# 3.5: Missing data

• • Contributed by Alexey Shipunov
• Associate Professor (Biology) at Minot State University

There is no such thing as a perfect observation, much less a perfect experiment. The larger is the data, the higher is the chance of irregularities. Missing data arises from the almost every source due to imperfect methods, accidents during data recording, faults of computer programs, and many other reasons.

Strictly speaking, there are several types of missing data. The easiest to understand is “unknown”, datum that was either not recorded, or even lost. Another type, “both” is a case when condition fits to more then one level. Imagine that we observed the weather and registered sunny days as ones and overcast days with zeros. Intermittent clouds would, in this scheme, fit into both categories. As you see, the presence of “both” data usually indicate poorly constructed methods. Finally, “not applicable”, an impossible or forbidden value, arises when we meet something logically inconsistent with a study framework. Imagine that we study birdhouses and measure beak lengths in birds found there, but suddenly found a squirrel within one of the boxes. No beak, therefore no beak length is possible. Beak length is “not applicable” for the squirrel.

In R, all kinds of missing data are denoted with two uppercase letters NA.

Imagine, for example, that we asked the seven employees about their typical sleeping hours. Five named the average number of hours they sleep, one person refused to answer, another replied “I do not know” and yet another was not at work at the time. As a result, three NA ’s appeared in the data:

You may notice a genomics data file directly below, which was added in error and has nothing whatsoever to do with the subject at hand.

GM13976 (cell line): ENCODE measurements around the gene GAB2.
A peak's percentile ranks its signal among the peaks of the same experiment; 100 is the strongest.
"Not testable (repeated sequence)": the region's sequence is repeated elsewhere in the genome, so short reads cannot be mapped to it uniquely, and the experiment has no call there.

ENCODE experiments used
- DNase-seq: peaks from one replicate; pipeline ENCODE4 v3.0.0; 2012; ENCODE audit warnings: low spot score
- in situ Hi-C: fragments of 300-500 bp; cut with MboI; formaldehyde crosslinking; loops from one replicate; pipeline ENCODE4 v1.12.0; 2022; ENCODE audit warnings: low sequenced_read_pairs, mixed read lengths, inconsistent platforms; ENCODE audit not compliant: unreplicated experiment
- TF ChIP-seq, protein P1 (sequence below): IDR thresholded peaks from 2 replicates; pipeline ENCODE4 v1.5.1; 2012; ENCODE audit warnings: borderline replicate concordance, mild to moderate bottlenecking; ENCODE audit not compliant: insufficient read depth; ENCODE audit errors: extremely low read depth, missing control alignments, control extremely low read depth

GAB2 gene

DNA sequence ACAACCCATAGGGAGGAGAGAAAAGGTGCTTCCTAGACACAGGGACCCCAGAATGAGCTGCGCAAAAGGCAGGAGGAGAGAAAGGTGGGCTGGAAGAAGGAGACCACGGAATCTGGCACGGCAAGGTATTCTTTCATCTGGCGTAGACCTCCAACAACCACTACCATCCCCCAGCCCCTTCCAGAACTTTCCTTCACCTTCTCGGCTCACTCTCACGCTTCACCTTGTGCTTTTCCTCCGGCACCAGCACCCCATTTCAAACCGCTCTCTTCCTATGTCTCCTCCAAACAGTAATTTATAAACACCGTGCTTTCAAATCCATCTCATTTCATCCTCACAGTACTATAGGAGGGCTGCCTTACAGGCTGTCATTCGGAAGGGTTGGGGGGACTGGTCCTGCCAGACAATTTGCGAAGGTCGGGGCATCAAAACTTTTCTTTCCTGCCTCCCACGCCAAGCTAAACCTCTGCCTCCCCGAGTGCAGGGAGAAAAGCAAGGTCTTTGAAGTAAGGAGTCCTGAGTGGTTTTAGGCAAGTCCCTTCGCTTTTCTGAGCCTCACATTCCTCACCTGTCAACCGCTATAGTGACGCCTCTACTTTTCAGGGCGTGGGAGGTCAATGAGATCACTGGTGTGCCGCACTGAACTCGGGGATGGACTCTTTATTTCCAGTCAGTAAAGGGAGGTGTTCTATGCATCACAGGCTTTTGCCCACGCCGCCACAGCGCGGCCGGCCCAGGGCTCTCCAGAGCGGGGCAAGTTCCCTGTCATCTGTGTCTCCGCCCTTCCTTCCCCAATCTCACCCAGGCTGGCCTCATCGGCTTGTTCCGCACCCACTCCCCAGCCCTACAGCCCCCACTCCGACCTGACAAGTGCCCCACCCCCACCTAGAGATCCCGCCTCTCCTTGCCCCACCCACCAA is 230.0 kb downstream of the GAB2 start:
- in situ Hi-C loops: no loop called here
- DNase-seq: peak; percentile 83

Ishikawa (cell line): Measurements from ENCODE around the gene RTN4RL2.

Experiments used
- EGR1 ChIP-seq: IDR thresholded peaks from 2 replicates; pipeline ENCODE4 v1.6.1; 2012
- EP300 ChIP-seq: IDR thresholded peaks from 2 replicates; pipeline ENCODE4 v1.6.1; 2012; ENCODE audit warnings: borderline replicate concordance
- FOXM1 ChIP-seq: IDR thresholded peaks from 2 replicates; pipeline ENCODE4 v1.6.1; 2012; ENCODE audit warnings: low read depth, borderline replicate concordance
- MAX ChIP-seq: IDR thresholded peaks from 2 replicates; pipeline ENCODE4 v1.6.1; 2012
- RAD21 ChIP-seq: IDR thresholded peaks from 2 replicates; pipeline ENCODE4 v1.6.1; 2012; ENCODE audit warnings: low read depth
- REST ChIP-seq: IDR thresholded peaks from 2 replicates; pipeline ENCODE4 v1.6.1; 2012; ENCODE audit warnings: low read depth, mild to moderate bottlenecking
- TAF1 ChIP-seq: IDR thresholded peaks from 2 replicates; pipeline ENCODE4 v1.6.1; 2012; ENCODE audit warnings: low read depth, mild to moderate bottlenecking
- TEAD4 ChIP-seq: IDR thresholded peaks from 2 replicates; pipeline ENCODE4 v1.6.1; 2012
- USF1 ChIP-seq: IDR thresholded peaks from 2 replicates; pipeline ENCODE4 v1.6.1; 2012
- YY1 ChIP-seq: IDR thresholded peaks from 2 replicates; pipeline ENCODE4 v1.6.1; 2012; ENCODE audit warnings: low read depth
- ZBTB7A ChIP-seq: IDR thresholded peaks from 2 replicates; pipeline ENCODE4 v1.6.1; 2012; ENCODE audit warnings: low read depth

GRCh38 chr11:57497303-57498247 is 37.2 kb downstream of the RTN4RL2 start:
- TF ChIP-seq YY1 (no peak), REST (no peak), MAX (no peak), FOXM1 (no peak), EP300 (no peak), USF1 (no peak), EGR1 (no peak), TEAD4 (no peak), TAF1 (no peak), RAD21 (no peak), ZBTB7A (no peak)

Code $$\PageIndex{1}$$ (Python):

(hh <- c(8, 10, NA, NA, 8, NA, 8))


We entered NA without quotation marks and R correctly recognizes it among the numbers. Note that multiple kinds of missing data we had were all labeled identically.

An attempt to just calculate an average (with a function mean()), will lead to this:

Code $$\PageIndex{2}$$ (Python):

hh <- c(8, 10, NA, NA, 8, NA, 8)
mean(hh)


Philosophically, this is a correct result because it is unclear without further instructions how to calculate average of eight values if three of them are not in place. If we still need the numerical value, we can provide one of the following:

Code $$\PageIndex{3}$$ (Python):

hh <- c(8, 10, NA, NA, 8, NA, 8)
mean(hh, na.rm=TRUE)
mean(na.omit(hh))


The first one allows the function mean() to accept (and skip) missing values, while the second creates a temporary vector by throwing NA s away from the original vector hh. The third way is to substitute (impute) the missing data, e.g. with the sample mean:

Code $$\PageIndex{4}$$ (Python):

hh <- c(8, 10, NA, NA, 8, NA, 8)
hh.old <- hh
hh.old
hh[is.na(hh)] <- mean(hh, na.rm=TRUE)
hh


Here we selected from hh values that satisfy condition is.na() and permanently replaced them with a sample mean. To keep the original data, we saved it in a vector with the other name (hh.old). There are many other ways to impute missing data, more complicated are based on bootstrap, regression and/or discriminant analysis. Some are implemented in packages mice and cat.

Collection asmisc.r supplied with this book, has Missing.map() function which is useful to determine the “missingness” (volume and relative location of missing data) in big datasets.